Figures of inspiration: A history of an art form in all its possible manifestations Ranging from ancient to contemporary sculpture, this book is the first study of the history of sculpture to present such an original and comprehensive approach. Taking the sculptures out of the museum context (and thus off of their proverbial pedestals), this volume presents a completely new view which affords enlightening comparisons between eras and genres. This remarkable work is indispensable for art lovers of all tastes and disciplines.Contributing authors: Xavier Barral i Altet, Geneviève Bresc-Bautier, Philippe Bruneau, Bernard Ceysson, Jean-Luc Daval, Georges Duby, Maurizio Fagiolo dell’Arco, Sophie Guillot de Suduiraut, Reinhold Hohl, Antoinette Le Normand-Romain, Friedrich Meschede, Anne Pingeot, Barbara Rose, François Souchal, and Mario Torelli.
This illustrated book is a comprehensive overview of developments in the world of sculpture during the past fifty years, and follows the successful, highly illustrated formula of Phaidon's volumes 'Art Today' and 'Architecture Today'. Judith Collins's authoritative yet accessible text explores the various subjects, materials and styles utilized by sculptors and offers a fascinating insight into this versatile and wide-ranging art form.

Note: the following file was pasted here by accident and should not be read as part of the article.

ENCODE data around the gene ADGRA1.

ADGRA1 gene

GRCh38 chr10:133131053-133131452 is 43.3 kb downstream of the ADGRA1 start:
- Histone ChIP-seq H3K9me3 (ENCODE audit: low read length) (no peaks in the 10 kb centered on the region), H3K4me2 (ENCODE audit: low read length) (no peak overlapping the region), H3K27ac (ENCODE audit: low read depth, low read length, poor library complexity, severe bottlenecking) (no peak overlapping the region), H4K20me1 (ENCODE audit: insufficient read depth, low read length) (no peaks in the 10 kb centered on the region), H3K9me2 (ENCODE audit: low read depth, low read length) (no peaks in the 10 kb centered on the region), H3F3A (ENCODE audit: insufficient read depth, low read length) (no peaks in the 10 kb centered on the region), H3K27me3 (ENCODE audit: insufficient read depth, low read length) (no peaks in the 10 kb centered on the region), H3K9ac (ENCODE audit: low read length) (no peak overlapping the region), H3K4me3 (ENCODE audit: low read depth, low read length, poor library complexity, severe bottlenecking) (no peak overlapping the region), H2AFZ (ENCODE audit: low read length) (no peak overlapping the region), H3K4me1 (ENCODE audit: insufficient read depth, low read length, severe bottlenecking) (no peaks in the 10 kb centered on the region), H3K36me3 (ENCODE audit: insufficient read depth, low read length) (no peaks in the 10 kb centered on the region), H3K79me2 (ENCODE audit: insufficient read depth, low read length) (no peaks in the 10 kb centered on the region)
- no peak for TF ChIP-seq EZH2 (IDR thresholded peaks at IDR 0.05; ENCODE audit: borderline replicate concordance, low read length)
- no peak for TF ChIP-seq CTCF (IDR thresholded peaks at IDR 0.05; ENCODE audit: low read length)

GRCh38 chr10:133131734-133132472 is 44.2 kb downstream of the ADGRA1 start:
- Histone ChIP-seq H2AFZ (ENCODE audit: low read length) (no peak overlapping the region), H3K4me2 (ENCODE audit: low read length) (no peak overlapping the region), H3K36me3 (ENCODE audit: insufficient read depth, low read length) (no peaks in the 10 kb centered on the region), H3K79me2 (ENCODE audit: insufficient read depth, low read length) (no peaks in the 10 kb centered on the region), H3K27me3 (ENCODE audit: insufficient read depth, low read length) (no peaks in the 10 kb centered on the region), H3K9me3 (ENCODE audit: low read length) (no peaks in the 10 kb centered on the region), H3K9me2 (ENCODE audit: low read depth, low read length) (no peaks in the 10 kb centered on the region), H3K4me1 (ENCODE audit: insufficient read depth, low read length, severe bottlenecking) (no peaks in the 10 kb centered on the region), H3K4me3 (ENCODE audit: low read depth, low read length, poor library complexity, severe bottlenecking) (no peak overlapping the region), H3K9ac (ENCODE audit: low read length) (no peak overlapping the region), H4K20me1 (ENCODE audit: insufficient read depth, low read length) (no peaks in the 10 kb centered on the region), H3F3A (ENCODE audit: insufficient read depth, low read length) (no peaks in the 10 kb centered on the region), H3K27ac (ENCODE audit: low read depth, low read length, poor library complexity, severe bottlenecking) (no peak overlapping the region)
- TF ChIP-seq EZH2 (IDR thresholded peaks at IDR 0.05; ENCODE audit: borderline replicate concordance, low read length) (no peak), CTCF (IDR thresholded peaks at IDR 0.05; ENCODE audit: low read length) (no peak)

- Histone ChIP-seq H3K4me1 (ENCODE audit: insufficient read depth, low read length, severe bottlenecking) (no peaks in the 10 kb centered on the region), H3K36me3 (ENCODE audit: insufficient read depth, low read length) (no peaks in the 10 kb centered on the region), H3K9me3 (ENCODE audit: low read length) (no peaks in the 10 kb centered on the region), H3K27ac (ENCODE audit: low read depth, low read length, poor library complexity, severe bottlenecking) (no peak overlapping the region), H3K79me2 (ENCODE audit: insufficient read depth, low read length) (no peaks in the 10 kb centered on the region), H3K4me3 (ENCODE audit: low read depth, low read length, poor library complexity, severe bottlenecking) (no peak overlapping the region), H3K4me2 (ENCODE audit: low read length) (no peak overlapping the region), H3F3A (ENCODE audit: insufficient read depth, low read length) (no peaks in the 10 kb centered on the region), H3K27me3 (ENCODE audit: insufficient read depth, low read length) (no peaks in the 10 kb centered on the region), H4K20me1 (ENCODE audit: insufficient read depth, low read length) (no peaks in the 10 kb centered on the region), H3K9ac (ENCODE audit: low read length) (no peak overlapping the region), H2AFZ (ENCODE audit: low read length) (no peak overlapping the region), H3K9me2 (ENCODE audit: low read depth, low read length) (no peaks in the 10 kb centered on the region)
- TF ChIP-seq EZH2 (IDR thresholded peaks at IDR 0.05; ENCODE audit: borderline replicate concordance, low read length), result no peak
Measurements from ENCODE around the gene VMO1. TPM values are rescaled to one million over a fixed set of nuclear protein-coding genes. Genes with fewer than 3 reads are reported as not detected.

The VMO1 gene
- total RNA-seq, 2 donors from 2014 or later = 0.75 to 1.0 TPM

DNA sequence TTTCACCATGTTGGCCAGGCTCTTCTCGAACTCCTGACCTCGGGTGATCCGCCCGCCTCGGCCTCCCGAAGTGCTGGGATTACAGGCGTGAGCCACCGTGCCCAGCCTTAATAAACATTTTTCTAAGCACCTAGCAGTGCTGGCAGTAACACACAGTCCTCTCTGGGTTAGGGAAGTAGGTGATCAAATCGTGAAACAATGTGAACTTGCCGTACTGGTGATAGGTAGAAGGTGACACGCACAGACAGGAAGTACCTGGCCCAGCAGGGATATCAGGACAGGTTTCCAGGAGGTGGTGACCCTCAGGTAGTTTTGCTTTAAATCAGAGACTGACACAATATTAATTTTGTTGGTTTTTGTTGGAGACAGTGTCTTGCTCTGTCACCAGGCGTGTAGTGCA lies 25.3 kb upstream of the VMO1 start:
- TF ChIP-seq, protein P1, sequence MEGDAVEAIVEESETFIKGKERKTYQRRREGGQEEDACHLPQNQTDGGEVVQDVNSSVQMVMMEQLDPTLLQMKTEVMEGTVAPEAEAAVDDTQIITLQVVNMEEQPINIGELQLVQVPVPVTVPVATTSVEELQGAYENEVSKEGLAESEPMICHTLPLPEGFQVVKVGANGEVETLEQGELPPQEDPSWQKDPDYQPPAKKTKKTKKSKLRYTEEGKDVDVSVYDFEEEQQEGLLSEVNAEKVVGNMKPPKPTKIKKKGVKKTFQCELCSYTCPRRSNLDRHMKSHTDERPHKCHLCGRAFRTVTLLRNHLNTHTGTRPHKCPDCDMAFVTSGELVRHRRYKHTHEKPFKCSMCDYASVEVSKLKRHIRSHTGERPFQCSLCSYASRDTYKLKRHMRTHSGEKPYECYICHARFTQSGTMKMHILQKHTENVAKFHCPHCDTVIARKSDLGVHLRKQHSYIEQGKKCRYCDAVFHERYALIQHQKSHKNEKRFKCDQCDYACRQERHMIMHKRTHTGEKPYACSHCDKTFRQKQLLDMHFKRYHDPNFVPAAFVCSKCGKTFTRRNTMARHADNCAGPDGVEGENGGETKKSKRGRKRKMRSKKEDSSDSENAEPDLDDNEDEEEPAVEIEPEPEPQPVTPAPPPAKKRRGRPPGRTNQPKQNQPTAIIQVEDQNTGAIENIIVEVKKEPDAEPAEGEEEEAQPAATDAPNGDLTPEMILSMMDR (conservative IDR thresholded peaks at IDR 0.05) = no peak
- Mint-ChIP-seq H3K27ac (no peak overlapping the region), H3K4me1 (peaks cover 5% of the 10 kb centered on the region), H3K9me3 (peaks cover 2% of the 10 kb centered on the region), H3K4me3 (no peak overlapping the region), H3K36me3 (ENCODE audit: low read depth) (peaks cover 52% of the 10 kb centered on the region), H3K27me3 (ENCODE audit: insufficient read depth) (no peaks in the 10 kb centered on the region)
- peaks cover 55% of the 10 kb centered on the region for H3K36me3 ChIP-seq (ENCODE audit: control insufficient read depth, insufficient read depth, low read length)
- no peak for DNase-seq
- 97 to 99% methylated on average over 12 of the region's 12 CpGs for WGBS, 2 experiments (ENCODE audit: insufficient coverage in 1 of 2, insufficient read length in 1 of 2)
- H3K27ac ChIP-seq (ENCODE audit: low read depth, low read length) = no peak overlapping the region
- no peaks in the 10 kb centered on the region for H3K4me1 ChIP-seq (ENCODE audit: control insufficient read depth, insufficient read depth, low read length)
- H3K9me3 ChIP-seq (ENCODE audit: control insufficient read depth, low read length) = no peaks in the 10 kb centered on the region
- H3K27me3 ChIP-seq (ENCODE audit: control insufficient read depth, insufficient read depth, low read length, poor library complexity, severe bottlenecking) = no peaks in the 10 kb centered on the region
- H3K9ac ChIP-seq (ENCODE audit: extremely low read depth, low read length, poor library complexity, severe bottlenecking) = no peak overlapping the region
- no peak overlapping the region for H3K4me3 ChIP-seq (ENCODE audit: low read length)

Histories of sculpture within the Nordic region are under-studied and the region’s influence upon and translation of influences from elsewhere in Europe remain insufficiently traced. This volume brings to light individual histories of sculptural mobility from the early modern period onwards. Examining the movement of sculptures, sculptors, practices, skills, styles and motifs across borders, through studios and public architectures, within popular and print culture and via texts, the essays collected here consider the extent to which the sculptural artwork is changed by its physical movement and its transfigurations in other media. How does the meaning and form of these objects performatively respond to the pressure of their relocations and rematerialisations? Conversely, how do sculptures impact their new contexts of display? The contributing authors engage with a wide variety of objects and media in their essays. Each focuses on the contextualisation of sculpture in an original and timely way, exploring how mobility acts as a filter offering new perspectives on iconography, memorialisation, collecting, iconoclasm and exhibiting. From the stave churches of early Norway to the decoration of International Style monoliths of the twentieth century, from Italian quarries to Baroque palaces, from fountains to figurines, from text to performance, these wide-ranging and fascinating case studies contribute to the rich history of the Nordic region’s sculptural production.